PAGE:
The word for filled also means to be temporarily taken over. And men had been filled with the Holy Spirit in the Old Testament as well. Examples are Joseph (Genesis 41:38) when he interpreted Pharaoh's dream, and Bezalel of the tribe of Judah who was given supernatural skill in designing and working the gold, silver, and bronze ornamentation for the tabernacle (Exodus 31:2-4).
Both Zechariah and Elizabeth, the parents of John the Baptist, were filled with the Holy Spirit (Luke 1:41, 1:67) over 30 years before Pentecost. In addition people are also said to be filled with wrath (Luke 4:28), fear (Luke 5:26), wonder (Acts 3:28), etc. In every case the same Greek word is used. And in every case it describes a temporary condition.
So being filled with the Holy Spirit did not originate with Pentecost, nor did having Him come upon us. But don't get the idea that temporary means it only happens once for a little while and then it's gone for good. Peter was filled with the Holy Spirit in Acts 2. But then he was filled again in Acts 4:8 and once more in Acts 4:31. Paul was filled with the Holy Spirit in Acts 9:37 and again Acts 13:9. It can happen every time there's a need.
Here's the point I made in my answer. When we first come to faith the Holy Spirit is sealed within us as a deposit guaranteeing our inheritance (Ephes. 1:13-14) and will remain there as long as we live on this Earth. The disciples experienced this on the evening of the Lord's resurrection and ever since then every believer has had the same experience. But from time to time the Holy Spirit will come upon us and we will be temporarily filled with His power to perform a miracle on His behalf. Every believer can also experience this. It doesn't require a special ceremony, and it doesn't only happen in some churches. It can happen at any time to any believer who makes himself or herself available in faith. It has happened to me and it can happen to you. Selah 03-27-10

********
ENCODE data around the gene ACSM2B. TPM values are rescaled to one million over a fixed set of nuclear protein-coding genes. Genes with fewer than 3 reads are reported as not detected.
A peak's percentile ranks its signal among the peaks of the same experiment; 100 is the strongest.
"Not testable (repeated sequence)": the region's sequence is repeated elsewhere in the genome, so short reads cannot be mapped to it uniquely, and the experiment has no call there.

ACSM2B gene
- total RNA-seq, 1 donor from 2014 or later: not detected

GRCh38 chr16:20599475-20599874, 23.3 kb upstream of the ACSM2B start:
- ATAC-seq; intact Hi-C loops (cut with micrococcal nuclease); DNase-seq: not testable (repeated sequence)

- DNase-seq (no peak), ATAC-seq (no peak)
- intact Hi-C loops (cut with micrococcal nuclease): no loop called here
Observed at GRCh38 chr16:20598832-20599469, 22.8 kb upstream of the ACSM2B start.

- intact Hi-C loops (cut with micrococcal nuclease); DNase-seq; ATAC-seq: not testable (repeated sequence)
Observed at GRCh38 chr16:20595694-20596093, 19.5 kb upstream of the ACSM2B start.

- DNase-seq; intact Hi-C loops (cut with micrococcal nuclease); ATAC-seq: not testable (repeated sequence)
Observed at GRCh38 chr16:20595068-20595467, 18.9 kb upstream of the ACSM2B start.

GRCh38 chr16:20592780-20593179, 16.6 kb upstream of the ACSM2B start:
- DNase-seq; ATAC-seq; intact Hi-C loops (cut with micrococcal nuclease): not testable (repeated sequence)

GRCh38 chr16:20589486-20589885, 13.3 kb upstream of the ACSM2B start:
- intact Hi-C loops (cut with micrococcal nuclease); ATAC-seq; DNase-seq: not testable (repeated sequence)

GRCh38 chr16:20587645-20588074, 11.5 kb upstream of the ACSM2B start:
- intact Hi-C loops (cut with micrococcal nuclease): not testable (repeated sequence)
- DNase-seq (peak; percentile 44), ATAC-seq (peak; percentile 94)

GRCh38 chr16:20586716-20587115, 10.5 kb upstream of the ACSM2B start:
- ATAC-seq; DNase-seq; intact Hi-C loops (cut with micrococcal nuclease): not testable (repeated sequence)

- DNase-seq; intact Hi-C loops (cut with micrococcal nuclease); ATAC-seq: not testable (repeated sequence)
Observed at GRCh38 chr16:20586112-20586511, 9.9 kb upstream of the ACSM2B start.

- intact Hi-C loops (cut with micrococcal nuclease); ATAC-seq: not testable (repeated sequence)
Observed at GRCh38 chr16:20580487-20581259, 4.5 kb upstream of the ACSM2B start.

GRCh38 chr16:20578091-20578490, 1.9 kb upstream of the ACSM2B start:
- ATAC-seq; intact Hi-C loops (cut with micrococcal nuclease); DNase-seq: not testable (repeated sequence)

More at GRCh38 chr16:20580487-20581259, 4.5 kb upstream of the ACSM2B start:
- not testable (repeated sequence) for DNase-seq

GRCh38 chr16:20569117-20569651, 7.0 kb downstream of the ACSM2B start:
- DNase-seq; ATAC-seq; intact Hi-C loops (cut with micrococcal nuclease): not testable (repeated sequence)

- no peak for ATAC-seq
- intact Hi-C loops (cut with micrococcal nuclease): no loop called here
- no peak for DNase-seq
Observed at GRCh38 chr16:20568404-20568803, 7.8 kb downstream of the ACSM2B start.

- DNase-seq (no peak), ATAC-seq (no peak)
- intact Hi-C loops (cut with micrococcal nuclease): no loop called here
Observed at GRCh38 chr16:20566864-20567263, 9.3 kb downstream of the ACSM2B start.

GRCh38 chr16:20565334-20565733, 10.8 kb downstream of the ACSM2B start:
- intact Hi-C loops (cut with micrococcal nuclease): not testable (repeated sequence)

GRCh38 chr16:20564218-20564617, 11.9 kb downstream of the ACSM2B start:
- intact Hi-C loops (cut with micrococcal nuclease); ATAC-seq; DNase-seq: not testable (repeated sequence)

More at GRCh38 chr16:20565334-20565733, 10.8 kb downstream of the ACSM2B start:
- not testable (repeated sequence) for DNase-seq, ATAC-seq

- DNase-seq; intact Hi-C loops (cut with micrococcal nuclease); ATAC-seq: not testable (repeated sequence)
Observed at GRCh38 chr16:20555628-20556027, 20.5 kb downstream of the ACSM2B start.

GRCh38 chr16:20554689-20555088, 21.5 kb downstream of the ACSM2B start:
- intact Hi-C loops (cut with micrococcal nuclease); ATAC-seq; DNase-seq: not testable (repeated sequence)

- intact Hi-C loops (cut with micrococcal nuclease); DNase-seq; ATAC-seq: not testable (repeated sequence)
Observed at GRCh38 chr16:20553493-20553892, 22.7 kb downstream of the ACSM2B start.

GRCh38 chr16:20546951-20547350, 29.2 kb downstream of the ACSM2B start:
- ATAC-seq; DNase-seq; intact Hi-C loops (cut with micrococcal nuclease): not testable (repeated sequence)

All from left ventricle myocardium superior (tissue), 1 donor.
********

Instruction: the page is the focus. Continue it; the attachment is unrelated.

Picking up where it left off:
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I've received several emails lately asking for clarification of the term “Outer Darkness.” It's mentioned a total of 4 times in the New Testament, three by name and one by implication, and always by Jesus. The term is not used any where else, Old Testament or New, by any other writer. Those who ask want to know if it's another name for the place of eternal punishment, or if it's someplace different. And they want to know who's going there.
The problem I've had in researching this is there's no general agreement among scholars as to what it is, where it is, or for whom it's intended either. There's also no agreement as to whether it's a physical location or a state of being. The phrase Outer Darkness literally means, “outside, where there's no light”. The Greek word for darkness can be used metaphorically to mean obscurity, which is the condition of being unknown. And there's also a sense in which spiritual ignorance or blindness can apply. An accompanying phrase describes it as a place of weeping and gnashing of teeth, which denotes extreme anguish and utter despair. No matter what else you think about it, the Outer Darkness is definitely not a nice place to be.
For many generations it was simply thought to be another name for Hell. But Hell, or more accurately Hades, is not a permanent destination. It's a temporary one that will be thrown into the Lake of Fire at the end of the Millennium (Rev. 20:14). To me, the concept of utter despair denotes permanence.
So let's take another look at its four appearances to see if we can answer some of the lingering questions about the Outer Darkness.
When Jesus had entered Capernaum, a centurion came to him, asking for help. "Lord," he said, "my servant lies at home paralyzed and in terrible suffering."
Jesus said to him, "I will go and heal him."
The centurion replied, "Lord, I do not deserve to have you come under my roof. But just say the word, and my servant will be healed. For I myself am a man under authority, with soldiers under me. I tell this one, 'Go,' and he goes; and that one, 'Come,' and he comes. I say to my servant, 'Do this,' and he does it."